Trouble brewing: the problem with pods

18th November 2020 | Eativity editors

An increasing number of Australian households and organisations are turning to coffee capsules for their daily brew. Estimates say that Aussies are using around three million coffee pods a day, with most of them going to landfill. Aluminium capsules can take up to 200 years to break down, while plastic ones can take up to 500 years to break down.

To help address this growing problem, the Australian Government has awarded funding for a new national recycling scheme for coffee capsules to a consortium led by Planet Ark Environmental Foundation. The funding will go towards the development of an industry-wide national scheme for all coffee capsules available on the domestic market.

Millions of kilos of aluminium and plastic have ended up in landfill since coffee pods came onto the market.

The project is critical to raising recycling rates, reducing organic material in landfill and increasing access to collection points for a rapidly growing waste stream, and already has the support of industry leaders including Vittoria, Kruger ANZ and Grinders Coffee.

“This program will enable Australians to enjoy their home-made espresso, knowing the product’s end-of-life is being managed responsibly,” says Paul Klymenko, Planet Ark CEO.

The funding is being provided through the National Product Stewardship Investment Fund, a $20 million fund to improve existing schemes and kickstart new ones. The fund forms part of the Australian Government’s $167 million plan to increase Australia’s recycling rates, tackle plastic waste and litter, and halve food waste by 2030.

Almost 50% of Australians own a coffee pod machine.

“Australians love their coffee, and this new scheme for coffee capsules will reduce waste going to landfill, lift recycling rates and help consumers make a practical, positive difference for the environment,” says Assistant Minister for Waste Reduction and Environmental Management, Trevor Evans.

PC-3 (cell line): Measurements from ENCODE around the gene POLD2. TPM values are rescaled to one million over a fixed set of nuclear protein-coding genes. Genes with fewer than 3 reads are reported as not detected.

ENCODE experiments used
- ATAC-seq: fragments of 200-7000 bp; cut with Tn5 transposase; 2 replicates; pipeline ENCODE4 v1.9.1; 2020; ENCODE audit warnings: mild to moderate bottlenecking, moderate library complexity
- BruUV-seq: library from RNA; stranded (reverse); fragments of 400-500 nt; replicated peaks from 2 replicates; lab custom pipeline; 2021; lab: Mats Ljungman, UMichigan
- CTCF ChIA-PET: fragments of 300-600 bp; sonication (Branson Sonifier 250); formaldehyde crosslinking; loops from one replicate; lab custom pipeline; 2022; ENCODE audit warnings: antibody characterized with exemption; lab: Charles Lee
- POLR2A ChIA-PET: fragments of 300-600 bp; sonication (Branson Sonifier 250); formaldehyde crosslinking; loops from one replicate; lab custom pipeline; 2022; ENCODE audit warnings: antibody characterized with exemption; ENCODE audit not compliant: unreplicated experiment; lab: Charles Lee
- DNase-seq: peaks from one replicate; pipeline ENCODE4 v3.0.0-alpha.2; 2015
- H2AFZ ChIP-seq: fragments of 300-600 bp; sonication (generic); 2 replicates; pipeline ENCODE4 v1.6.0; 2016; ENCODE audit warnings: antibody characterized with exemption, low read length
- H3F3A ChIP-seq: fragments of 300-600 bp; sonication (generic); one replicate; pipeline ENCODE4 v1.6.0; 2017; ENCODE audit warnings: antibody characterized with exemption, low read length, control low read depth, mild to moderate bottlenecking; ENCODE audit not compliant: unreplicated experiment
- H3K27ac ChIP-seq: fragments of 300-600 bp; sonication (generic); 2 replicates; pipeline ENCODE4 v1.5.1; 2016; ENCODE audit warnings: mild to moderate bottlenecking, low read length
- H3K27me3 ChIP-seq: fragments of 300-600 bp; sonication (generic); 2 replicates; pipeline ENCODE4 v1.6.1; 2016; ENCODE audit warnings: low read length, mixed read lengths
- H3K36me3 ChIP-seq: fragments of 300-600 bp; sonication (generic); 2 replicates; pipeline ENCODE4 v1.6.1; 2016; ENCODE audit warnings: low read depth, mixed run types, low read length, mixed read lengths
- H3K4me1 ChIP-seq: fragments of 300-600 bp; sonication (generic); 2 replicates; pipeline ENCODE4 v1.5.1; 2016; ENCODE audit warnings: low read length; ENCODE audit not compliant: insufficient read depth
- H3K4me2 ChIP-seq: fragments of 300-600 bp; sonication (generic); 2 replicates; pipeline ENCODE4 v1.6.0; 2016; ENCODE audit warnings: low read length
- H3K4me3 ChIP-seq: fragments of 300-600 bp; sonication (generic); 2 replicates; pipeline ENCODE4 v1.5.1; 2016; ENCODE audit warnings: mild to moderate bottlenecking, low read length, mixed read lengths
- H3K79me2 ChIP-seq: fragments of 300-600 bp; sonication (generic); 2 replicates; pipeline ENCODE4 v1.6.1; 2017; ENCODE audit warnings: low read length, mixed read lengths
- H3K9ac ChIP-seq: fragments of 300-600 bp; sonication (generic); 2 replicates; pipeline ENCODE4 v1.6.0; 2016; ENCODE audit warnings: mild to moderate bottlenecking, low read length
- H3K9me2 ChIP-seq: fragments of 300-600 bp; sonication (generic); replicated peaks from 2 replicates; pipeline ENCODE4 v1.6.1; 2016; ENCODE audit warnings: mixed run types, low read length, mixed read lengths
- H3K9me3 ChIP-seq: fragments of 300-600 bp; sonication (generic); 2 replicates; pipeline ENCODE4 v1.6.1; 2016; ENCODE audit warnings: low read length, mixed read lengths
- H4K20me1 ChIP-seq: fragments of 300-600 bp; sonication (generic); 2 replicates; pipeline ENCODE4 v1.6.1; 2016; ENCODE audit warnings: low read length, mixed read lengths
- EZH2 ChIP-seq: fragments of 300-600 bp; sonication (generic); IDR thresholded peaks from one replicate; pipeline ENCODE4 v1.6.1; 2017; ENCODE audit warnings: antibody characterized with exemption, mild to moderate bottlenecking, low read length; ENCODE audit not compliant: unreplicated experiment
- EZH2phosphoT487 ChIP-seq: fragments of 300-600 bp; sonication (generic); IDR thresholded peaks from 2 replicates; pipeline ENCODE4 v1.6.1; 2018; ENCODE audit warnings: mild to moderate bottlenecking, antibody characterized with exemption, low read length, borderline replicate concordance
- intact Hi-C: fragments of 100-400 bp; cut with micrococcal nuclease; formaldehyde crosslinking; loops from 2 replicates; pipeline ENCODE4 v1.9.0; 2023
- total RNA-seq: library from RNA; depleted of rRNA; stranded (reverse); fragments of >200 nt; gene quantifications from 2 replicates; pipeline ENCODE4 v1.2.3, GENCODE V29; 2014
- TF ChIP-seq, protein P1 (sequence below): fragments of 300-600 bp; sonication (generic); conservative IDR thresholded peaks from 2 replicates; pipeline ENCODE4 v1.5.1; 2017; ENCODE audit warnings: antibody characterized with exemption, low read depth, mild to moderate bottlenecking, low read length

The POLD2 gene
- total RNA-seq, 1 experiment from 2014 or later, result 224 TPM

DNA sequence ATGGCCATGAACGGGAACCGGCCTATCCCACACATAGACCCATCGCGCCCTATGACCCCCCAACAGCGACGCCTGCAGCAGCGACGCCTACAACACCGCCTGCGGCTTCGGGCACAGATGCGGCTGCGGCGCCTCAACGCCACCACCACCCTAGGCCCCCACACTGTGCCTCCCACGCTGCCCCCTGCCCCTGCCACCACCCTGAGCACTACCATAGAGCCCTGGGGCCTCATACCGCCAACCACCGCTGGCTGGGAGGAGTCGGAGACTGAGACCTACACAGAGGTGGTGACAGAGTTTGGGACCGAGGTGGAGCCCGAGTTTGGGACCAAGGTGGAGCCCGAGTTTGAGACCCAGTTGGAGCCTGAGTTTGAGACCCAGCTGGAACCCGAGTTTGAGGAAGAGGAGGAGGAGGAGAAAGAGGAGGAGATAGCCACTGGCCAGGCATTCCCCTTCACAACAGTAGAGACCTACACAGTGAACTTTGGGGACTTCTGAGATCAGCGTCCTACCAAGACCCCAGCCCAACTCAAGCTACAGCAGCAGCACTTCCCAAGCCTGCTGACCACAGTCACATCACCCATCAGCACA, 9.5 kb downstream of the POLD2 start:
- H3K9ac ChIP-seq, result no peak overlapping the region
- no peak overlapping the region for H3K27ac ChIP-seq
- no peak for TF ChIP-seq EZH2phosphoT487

To execute the program, Planet Ark will lead a consortium that includes Nespresso and Woolworths. Nespresso has been running a coffee capsule recycling program in Australia for many years. Woolworths will work with the project partners to evaluate the feasibility of in-store capsule collection and subsequent transport to recycling facilities.

Nespresso runs pod recycling programs in 39 countries, including Australia.

Until the program is up and running, here are some coffee capsule recycling tips from Planet Ark:

• If you’re thinking about buying a coffee machine that uses capsules, choose a brand that has a recycling program for the used capsules.

• Supporting brands that take responsibility for the end life of their products is another way to help save waste from landfill and use it to make new products.

• Recycling via a manufacturers program like Nespresso’s can turn this waste into resources, such as turning coffee grounds into compost, while aluminium can be recycled into new products. Nespresso’s coffee capsule recycling program has more than 22,000 collection points throughout Australia. There are four easy ways to recycle the capsules:

1. Return your used capsules to your nearest Nespresso boutique.
2. Drop off used capsules at the nearest participating florist or garden drop off centre.
3. Use a bulk recycling box to collect on behalf of your workplace or community.
4. Fill your Nespresso Australia Post satchel with used capsules and return by mail.

• Check with other manufacturers to find out if they run a recycling program for their capsules. Visit Terracycle for more information on other programs, or use Planet Ark’s “Find a recycler” to find a coffee pod recycler near you.

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